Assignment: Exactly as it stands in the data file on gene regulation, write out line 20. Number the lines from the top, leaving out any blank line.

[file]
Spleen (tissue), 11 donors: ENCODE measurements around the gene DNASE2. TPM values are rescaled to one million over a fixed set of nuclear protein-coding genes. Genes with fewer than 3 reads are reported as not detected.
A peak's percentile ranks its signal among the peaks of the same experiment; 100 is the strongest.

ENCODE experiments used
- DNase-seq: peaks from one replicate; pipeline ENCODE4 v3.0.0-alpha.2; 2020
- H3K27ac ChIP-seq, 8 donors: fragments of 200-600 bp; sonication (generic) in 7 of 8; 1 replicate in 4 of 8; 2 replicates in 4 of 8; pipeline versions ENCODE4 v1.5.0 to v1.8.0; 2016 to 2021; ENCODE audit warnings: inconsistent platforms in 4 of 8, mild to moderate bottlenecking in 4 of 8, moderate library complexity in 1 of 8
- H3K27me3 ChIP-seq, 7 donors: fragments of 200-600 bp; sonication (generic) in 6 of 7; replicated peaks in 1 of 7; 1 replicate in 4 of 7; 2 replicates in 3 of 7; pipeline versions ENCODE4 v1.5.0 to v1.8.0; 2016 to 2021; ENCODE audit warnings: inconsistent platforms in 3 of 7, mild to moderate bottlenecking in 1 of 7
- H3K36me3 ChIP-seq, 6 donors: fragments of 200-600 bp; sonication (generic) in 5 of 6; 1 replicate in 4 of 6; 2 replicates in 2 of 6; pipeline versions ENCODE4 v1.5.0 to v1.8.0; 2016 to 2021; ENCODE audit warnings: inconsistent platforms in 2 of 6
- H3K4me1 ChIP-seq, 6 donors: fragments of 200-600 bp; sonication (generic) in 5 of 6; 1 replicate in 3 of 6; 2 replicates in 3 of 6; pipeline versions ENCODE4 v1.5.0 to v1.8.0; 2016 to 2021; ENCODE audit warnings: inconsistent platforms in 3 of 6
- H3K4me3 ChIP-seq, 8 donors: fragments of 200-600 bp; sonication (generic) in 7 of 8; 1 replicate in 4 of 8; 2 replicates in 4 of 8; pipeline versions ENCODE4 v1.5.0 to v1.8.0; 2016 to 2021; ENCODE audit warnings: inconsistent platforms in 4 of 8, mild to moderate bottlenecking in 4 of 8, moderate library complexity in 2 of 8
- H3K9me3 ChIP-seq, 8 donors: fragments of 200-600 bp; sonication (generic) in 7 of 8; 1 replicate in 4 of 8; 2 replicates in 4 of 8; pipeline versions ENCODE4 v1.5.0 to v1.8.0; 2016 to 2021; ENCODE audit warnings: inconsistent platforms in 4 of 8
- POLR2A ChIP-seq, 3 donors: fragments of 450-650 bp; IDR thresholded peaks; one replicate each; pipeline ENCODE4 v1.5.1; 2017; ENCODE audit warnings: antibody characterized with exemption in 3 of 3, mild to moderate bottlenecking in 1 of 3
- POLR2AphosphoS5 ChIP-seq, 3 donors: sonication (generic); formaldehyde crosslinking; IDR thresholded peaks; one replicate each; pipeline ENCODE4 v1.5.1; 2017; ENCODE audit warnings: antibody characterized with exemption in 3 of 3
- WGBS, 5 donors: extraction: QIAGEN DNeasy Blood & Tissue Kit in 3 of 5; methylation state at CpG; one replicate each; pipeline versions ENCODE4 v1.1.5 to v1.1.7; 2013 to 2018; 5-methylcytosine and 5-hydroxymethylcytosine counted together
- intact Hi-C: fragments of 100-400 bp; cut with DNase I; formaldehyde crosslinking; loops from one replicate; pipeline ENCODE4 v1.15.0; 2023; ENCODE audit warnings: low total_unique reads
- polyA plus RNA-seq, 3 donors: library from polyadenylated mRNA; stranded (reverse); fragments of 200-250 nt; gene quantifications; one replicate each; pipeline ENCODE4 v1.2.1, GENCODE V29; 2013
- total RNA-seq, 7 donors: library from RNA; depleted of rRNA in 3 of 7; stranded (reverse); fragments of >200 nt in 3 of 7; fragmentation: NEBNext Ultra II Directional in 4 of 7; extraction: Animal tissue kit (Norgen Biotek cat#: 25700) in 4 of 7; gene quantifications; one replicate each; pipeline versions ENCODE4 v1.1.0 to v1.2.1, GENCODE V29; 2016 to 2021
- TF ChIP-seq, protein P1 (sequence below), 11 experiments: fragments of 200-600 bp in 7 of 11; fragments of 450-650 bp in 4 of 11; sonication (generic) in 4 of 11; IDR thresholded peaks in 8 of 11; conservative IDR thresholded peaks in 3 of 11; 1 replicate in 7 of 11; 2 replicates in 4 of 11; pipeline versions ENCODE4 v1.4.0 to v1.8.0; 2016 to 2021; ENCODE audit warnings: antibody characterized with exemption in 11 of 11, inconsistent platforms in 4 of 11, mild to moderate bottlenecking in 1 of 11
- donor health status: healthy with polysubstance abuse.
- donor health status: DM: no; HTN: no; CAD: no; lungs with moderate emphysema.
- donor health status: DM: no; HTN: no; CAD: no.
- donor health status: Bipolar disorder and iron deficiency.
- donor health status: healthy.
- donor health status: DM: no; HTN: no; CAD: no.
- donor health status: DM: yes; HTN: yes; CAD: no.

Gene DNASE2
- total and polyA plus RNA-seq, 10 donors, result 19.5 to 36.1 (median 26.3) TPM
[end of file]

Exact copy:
- donor health status: DM: no; HTN: no; CAD: no.